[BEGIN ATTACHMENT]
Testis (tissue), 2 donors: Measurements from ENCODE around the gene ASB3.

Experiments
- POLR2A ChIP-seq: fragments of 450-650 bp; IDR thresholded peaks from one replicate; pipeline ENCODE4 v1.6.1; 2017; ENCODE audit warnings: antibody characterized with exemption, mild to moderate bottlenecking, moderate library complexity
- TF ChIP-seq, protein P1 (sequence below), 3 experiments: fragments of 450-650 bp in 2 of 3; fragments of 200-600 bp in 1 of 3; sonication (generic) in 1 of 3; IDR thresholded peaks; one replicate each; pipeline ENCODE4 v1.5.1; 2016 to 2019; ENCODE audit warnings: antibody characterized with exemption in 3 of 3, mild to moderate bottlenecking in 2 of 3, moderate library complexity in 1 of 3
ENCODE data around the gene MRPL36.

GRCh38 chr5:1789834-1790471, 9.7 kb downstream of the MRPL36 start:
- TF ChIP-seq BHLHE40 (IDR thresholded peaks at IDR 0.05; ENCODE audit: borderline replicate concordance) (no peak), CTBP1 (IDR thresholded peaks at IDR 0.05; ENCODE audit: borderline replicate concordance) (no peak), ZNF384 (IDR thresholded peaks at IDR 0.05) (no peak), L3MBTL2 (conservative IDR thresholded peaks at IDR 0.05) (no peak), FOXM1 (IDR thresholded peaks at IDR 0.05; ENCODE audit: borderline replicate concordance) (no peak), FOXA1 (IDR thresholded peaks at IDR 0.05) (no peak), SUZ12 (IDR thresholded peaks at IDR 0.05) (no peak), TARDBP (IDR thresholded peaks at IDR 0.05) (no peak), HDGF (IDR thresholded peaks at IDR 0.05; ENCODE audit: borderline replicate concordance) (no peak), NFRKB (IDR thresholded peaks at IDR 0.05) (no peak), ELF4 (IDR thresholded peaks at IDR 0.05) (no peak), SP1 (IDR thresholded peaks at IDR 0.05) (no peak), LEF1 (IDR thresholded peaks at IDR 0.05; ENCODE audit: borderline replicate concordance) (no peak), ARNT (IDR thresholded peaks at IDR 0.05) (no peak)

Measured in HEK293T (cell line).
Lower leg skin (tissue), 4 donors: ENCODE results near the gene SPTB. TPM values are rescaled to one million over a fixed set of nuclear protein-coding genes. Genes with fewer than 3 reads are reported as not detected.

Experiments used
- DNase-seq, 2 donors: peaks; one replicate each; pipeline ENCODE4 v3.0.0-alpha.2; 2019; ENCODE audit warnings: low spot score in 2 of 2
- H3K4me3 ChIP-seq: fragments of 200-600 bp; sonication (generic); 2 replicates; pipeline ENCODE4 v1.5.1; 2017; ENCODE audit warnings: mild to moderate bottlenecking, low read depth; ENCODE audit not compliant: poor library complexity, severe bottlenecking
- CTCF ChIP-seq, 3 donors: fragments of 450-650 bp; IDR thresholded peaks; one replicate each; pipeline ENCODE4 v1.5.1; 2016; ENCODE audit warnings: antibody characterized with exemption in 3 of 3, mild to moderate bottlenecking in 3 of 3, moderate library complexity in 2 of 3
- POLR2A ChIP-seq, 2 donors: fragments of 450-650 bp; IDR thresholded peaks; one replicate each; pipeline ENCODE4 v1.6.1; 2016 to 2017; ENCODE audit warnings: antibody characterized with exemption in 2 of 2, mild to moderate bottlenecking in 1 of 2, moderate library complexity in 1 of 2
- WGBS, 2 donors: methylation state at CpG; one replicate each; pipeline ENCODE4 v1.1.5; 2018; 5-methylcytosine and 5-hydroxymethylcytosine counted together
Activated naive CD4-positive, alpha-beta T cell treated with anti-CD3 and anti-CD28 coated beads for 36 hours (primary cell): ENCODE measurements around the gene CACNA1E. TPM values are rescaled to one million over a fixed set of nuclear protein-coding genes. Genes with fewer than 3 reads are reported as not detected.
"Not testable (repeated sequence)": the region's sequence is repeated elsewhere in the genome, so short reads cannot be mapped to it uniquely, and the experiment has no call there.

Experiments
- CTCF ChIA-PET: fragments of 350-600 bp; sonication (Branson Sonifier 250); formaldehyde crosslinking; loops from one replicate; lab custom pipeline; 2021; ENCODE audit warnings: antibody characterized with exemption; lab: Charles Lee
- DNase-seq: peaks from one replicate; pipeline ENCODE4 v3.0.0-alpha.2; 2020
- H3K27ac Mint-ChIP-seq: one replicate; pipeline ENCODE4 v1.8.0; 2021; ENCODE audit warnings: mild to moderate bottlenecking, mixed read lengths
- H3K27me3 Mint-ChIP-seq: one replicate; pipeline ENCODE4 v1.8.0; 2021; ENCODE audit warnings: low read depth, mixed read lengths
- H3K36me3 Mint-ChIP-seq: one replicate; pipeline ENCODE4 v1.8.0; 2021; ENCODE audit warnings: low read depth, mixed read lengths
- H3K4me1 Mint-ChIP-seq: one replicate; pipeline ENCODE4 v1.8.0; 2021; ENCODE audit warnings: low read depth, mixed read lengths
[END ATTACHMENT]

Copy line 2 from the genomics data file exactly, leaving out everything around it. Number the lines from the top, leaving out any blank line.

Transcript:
Experiments